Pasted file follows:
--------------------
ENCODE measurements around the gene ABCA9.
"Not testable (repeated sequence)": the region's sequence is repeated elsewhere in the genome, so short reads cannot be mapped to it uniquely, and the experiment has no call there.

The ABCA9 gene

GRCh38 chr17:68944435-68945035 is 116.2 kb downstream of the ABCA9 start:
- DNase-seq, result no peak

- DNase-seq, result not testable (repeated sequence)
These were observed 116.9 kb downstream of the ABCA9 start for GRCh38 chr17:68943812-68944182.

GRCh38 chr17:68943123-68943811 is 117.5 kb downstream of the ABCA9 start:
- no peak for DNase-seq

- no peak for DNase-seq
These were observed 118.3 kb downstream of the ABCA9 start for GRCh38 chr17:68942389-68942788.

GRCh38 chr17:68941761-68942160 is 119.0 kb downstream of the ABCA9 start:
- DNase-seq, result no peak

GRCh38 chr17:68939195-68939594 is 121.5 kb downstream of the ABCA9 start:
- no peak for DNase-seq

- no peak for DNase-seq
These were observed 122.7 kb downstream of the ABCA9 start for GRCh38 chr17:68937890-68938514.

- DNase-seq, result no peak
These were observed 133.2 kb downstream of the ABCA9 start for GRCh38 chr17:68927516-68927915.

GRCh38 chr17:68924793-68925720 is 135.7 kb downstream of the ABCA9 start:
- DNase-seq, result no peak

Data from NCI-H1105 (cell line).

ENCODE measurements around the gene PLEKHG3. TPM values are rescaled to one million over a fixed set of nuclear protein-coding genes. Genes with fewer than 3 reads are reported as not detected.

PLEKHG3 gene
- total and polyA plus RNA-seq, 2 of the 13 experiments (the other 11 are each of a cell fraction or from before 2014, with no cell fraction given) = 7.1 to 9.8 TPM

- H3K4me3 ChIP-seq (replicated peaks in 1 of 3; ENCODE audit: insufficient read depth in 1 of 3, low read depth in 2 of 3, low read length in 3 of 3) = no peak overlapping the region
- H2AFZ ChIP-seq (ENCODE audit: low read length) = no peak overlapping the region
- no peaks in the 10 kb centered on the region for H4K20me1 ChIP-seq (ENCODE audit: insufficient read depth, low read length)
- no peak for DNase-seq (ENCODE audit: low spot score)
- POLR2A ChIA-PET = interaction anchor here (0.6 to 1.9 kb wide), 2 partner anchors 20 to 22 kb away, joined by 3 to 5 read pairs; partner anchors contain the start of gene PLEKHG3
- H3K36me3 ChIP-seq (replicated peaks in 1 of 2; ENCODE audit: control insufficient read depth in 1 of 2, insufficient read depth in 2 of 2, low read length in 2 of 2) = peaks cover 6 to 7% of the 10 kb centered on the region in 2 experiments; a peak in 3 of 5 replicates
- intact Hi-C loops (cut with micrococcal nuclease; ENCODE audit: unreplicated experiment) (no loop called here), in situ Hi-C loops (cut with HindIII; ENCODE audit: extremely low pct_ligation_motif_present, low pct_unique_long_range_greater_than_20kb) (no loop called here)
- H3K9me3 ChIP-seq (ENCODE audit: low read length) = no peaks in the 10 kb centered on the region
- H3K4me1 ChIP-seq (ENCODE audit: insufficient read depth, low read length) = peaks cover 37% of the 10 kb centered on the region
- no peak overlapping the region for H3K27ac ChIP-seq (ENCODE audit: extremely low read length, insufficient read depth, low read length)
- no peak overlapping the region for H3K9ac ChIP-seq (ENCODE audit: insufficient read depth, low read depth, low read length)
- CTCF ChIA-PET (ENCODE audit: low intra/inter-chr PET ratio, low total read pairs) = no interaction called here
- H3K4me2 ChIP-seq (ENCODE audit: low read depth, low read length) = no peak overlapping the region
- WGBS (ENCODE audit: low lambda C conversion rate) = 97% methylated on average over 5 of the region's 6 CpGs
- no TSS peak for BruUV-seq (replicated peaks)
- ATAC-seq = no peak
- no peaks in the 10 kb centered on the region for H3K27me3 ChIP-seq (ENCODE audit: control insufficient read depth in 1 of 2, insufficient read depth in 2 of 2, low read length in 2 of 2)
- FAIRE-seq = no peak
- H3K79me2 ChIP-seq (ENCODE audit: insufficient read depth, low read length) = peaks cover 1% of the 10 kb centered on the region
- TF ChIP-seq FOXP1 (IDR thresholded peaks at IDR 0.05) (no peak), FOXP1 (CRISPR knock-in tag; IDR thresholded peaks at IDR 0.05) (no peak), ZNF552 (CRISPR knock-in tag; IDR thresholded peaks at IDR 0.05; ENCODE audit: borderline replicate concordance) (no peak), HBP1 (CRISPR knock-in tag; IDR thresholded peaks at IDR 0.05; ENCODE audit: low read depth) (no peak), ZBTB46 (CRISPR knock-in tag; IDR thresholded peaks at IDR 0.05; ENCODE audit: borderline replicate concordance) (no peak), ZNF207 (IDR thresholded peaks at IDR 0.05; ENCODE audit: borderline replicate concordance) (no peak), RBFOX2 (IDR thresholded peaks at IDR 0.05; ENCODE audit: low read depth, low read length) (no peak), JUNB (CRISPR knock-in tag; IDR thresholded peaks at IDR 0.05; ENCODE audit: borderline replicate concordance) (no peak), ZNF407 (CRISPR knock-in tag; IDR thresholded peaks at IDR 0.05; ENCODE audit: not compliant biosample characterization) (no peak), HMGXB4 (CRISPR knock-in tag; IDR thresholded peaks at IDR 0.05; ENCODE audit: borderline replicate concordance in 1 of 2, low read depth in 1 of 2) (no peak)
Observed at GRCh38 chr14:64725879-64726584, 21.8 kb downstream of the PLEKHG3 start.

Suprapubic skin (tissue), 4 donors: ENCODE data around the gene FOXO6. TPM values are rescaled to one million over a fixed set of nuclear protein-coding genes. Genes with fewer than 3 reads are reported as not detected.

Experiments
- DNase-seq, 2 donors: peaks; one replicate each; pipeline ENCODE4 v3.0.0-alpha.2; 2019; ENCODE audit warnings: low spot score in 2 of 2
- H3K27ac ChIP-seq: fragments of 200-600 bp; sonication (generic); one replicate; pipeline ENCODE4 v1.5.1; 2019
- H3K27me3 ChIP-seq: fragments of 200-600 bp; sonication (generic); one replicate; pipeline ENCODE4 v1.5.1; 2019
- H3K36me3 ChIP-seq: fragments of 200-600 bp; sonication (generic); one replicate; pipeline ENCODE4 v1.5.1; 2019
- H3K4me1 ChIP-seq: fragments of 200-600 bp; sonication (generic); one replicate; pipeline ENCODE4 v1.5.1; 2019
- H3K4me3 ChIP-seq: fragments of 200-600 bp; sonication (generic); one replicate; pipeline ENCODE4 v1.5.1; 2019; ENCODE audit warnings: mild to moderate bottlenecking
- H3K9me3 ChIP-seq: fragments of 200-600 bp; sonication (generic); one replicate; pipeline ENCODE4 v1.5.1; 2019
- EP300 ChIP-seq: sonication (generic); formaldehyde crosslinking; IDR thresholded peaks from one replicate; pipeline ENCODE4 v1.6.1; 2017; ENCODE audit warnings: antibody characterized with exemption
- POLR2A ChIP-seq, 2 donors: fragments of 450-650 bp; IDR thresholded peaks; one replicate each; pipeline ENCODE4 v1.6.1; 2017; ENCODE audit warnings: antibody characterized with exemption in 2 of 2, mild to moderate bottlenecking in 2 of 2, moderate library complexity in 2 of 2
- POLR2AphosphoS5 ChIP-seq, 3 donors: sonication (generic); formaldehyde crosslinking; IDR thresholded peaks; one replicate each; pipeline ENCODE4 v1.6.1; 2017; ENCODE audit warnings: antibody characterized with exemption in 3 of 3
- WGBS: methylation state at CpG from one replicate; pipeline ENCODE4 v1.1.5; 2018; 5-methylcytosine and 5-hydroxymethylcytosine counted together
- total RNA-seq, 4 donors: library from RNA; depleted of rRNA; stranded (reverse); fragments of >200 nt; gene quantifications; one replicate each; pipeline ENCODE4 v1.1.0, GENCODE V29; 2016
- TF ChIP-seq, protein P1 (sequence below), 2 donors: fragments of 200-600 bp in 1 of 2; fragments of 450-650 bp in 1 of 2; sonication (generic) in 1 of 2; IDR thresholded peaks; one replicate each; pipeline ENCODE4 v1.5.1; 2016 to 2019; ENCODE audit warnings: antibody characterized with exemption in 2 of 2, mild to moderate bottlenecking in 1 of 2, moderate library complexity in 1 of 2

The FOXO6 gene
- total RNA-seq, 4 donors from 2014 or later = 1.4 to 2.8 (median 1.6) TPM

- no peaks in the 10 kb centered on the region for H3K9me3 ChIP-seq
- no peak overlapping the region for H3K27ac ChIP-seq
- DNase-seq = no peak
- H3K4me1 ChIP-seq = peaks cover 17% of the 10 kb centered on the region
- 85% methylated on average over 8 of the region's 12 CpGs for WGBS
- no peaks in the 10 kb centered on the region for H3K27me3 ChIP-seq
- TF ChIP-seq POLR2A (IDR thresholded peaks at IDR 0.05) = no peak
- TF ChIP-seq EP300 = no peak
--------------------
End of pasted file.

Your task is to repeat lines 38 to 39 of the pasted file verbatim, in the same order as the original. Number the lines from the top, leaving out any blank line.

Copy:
- H3K4me2 ChIP-seq (ENCODE audit: low read depth, low read length) = no peak overlapping the region
- WGBS (ENCODE audit: low lambda C conversion rate) = 97% methylated on average over 5 of the region's 6 CpGs